dblog week: memories

May 15, 2013

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Wednesday’s prompt: Today we’re going to share our most memorable diabetes day. You can take this anywhere…. your or your loved one’s diagnosis, a bad low, a bad high, a big success, any day that you’d like to share. (Thanks to Jasmine of Silver-Lined for this topic suggestion.)

Hmm. Interesting. An entire memorable day of diabetes? Just did the math, and I’m looking at 12,015 days (32 years, 11 months) of diabetes so far. Lots of memorable ones in there. Here are just a few right off the top of the list:

5. the day I left my pump at home on the towel rack and jumped on a plane to a multi-day conference. I know, I blogged it before – it’s just so memorable. who DOES that? this girl, that’s who.

4. the 24 hours I spent playing board games, reading magazines, eating predetermined amounts of takeout food, and having my finger poked and blood drawn every hour, in a clinical trial for the Glucowatch, one of the first (was it the first?) CGM-type glucose monitoring devices. I still have the scar on my inner arm from where it sat and irritated my skin.

3. the day our daughter, MsDiva, was born. From 3am on Sunday morning when A. called to me and said it was time to go to the hospital, to 1:04pm when the Divagirl arrived; throughout the afternoon, evening, and night to the next morning…pure bliss with no memory of what diabetes was doing. I have no idea what my BG was during that time, I don’t remember testing my BG (this was back in my barely-testing, no-management days), and I have no idea what we ate (I assume we did, seeing as how my love had just given birth and all) or what I bolused. My diabetes took a back seat that day, very appropriately so. So much happiness.

2. the moment my dr. wonderfulendo told me that I didn’t have to be some “perfect” or “normal” weight in order to control my type 1 diabetes. All my life, from the time I was 7 at diagnosis, doctors and CDEs and nurses had told me that I was overweight, and that I needed to lose weight in order to manage my diabetes. (Note to medical professionals: this was an effective method to instill distorted body image and disordered eating, and convince me that I was not worthy of decent medical care.) I cried when I heard him say that although it would help if I lost some weight, he could help me get my BGs under control. This simple-sounding statement let me know that I was worthy of receiving top-notch medical care that would help me be healthier. It changed my life.

1. Last summer, I got to meet another diabetes blogger in real life for the first time. Cara, from Every Day Every Hour Every Minute, came to San Francisco with her bestie to see a little of the city and the final shows of the tour of their all-time favorite Broadway show, American Idiot. We met up in the morning, got a parking spot at the top of Lombard Street (!!!), walked up and down Lombard, drove around the city, stopped by the Painted Ladies/Full House houses and Alamo Square Park, lunched at Catch for some yummy seafood, and waited on line for rush tickets to the show that night. And the show was fantastic, BTW.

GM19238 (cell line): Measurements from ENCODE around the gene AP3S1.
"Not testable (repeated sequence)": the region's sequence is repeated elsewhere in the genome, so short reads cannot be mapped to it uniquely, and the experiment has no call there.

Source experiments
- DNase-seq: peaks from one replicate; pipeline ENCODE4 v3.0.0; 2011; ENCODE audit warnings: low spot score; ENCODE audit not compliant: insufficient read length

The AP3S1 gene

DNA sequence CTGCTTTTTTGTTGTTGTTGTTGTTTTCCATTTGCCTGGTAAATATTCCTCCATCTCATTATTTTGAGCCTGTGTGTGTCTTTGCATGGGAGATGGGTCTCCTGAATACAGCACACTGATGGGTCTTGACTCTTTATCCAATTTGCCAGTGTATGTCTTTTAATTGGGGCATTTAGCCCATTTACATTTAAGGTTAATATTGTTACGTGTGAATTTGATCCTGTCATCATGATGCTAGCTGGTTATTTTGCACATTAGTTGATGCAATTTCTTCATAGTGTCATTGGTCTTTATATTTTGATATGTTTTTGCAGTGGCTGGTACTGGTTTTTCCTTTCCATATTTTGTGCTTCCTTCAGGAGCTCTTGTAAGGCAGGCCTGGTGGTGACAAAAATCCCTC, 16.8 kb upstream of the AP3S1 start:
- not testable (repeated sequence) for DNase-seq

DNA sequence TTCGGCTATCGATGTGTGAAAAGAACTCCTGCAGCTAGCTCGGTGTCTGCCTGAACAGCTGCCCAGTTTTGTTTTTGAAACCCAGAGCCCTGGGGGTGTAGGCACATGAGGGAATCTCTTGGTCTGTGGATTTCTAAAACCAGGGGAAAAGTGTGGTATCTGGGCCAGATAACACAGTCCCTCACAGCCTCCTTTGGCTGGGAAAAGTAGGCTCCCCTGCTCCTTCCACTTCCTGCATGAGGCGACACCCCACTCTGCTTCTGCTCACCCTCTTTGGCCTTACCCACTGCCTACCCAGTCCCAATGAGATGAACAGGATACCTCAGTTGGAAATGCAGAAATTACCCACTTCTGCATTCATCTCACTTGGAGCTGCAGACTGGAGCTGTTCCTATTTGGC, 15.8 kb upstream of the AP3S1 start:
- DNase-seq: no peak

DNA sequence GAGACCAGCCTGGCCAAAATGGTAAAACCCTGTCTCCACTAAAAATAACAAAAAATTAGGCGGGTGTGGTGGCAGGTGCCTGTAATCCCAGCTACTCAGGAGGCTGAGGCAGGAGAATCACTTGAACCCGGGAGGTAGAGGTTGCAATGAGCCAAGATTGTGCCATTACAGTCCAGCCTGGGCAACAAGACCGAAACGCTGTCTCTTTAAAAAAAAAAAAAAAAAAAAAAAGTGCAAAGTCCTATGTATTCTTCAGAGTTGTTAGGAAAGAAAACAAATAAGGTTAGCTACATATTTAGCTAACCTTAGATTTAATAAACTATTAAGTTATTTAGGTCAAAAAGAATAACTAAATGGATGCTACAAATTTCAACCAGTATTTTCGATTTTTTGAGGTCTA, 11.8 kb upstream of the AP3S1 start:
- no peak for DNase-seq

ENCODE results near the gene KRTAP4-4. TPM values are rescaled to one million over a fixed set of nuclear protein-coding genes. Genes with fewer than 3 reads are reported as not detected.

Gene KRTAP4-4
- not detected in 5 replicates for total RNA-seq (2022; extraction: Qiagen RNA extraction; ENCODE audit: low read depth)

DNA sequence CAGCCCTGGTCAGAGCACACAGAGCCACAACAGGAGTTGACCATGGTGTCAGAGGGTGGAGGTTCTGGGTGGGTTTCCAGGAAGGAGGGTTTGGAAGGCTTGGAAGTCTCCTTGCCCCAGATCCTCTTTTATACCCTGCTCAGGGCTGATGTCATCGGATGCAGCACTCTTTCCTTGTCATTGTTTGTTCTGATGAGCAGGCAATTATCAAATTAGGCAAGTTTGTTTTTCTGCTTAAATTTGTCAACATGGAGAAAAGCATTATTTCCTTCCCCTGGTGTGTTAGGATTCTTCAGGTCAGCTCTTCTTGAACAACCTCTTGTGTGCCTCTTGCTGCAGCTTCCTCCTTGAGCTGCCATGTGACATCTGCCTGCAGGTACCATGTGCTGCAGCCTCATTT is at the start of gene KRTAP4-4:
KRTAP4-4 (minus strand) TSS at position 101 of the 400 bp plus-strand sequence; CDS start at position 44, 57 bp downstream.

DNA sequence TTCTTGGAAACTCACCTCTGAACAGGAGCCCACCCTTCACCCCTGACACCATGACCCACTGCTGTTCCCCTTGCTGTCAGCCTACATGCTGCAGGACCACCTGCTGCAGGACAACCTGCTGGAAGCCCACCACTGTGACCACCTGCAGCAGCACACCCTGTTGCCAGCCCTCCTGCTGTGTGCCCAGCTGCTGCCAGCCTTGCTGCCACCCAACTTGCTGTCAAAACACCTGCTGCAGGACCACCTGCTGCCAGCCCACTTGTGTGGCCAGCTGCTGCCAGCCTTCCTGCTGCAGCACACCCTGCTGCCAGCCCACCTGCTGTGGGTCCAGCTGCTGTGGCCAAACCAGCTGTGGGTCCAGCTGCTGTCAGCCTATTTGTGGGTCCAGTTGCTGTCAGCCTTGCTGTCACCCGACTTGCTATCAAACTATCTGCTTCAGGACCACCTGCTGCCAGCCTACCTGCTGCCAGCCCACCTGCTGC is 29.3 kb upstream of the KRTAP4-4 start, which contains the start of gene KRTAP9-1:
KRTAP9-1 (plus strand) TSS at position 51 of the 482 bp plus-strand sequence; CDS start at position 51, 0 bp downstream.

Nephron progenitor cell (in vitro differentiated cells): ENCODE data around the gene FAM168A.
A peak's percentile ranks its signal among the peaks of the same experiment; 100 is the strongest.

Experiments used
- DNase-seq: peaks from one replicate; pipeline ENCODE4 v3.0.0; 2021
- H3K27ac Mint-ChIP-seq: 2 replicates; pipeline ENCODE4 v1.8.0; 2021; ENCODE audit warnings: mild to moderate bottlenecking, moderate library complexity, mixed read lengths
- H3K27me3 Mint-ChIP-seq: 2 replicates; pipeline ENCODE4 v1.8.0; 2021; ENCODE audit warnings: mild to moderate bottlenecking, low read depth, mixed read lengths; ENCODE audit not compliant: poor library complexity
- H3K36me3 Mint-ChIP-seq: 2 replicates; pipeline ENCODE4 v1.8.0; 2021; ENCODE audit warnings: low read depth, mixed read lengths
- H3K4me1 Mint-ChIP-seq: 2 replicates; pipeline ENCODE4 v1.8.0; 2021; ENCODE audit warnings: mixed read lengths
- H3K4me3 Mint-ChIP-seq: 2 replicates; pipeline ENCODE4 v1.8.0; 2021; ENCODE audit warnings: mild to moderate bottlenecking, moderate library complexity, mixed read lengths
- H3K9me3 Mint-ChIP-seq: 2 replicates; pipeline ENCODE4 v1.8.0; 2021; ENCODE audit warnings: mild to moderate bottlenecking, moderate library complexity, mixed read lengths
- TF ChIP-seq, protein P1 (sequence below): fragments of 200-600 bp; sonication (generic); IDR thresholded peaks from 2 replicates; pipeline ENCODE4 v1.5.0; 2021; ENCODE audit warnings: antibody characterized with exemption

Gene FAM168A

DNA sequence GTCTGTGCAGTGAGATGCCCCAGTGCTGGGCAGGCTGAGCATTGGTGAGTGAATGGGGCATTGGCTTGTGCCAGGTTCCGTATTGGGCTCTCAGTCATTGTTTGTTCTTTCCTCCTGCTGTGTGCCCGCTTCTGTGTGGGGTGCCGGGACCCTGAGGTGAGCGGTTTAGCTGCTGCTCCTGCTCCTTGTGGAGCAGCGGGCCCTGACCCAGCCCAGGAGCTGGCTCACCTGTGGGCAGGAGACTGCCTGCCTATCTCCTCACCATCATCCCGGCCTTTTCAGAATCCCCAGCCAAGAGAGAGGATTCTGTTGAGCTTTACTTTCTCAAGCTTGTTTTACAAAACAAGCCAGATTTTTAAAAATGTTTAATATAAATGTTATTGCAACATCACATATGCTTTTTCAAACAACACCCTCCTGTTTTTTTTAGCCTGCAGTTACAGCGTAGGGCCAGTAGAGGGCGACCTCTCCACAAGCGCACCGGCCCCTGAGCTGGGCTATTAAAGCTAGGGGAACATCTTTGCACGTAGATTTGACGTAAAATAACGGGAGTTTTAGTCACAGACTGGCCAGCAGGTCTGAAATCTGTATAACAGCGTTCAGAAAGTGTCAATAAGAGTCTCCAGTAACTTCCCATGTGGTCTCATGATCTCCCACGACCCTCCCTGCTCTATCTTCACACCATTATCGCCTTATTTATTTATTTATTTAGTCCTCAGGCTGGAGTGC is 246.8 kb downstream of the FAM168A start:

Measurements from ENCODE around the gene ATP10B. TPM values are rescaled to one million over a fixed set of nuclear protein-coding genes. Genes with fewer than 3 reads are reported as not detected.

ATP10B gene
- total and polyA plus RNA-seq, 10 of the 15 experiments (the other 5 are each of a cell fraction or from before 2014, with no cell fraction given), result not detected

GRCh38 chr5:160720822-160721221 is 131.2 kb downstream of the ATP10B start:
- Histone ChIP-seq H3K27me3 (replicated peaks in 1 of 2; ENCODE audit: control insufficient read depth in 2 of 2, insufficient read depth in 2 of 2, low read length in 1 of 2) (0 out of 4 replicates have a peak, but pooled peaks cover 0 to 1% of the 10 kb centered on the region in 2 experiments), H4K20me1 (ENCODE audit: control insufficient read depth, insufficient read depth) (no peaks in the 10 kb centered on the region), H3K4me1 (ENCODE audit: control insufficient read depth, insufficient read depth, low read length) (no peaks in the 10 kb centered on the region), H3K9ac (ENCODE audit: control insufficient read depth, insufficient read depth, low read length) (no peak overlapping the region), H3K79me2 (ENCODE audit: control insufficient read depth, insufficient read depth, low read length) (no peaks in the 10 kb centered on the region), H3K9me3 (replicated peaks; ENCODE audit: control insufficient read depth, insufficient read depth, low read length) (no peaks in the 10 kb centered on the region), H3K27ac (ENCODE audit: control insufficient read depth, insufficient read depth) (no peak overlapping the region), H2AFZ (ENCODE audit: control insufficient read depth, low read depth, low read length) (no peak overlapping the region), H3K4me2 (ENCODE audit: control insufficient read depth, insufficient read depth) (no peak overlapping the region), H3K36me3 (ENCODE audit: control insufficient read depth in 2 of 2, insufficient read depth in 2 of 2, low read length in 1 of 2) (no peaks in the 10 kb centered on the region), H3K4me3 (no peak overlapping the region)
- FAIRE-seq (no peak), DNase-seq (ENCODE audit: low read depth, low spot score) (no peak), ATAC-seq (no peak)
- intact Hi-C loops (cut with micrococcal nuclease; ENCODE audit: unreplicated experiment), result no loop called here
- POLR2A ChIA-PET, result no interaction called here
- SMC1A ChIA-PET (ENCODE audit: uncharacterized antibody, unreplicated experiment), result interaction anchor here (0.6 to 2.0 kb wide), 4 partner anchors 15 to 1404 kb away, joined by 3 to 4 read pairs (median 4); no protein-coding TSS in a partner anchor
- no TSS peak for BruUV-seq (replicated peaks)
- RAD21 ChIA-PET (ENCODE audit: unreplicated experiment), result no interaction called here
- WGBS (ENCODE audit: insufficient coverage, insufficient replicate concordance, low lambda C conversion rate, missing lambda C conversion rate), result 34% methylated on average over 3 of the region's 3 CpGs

But the coolest, absolutely most wonderful thing was seeing/meeting Cara that first moment and feeling like we’d known each other forever. Despite the broken pancreata as our connection, we just CLICKED and it was like we were old friends. (Spending several hours together in the rush line helped us get real-life acquainted, too. Incidentally, it was the same kind of fabulous with her Type Awesome BFF – just without that diabetes connection.)

d-blogger meetup: two girls & their pumps, san francisco 2012

d-blogger meetup: two girls & their pumps, san francisco 2012

Oh, the memories…check out all the other memorable diabetes days on the Memories link list!


belated saturday snapshots for Dblogweek

May 17, 2011

This weekend, we took a visiting college friend who had never been to San Francisco into the city to do all kinds of touristy things that are fun for locals too (even if they won’t admit it). Even though it’s been a few years since we lived south of the Golden Gate Bridge, the crazy urban details that mess with t1d management come back immediately.

It’s damn near impossible to know how much, how sporadic, or exactly how intense the city traversing is going to be, but it’s always there: The long slow incline up certain hills in Chinatown; insane inclines like Lombard and the south end of Masonic; the quick sprint needed to grab the 8x Stockton bus; and the power walk around Stow Lake in Golden Gate Park.

I’d never “done” the city with a continuous glucose monitor before. It certainly helped, but I still had to guess how much to decrease the temp basal rate and for how long. I also had to SWAG a lot of the awesome food we had, from the yummy chicken veggie skewers in the Haight to the fresh sample at the fortune cookie factory, from the delish Ghirardelli chocolate at G. Square to the comfy clam chowder in a Boudin sourdough bread bowl. Despite my best efforts, I still had to chug the juicy juice–while riding the cable car and hiking to the awesome parking space we found on Lombard, among other places.

Anyway, we had a touristy kind of ball and so did our friend. Of course I took a ton of photos, a couple of them with the D all front and center. First time I’ve ever done that, and it was kind of cool.


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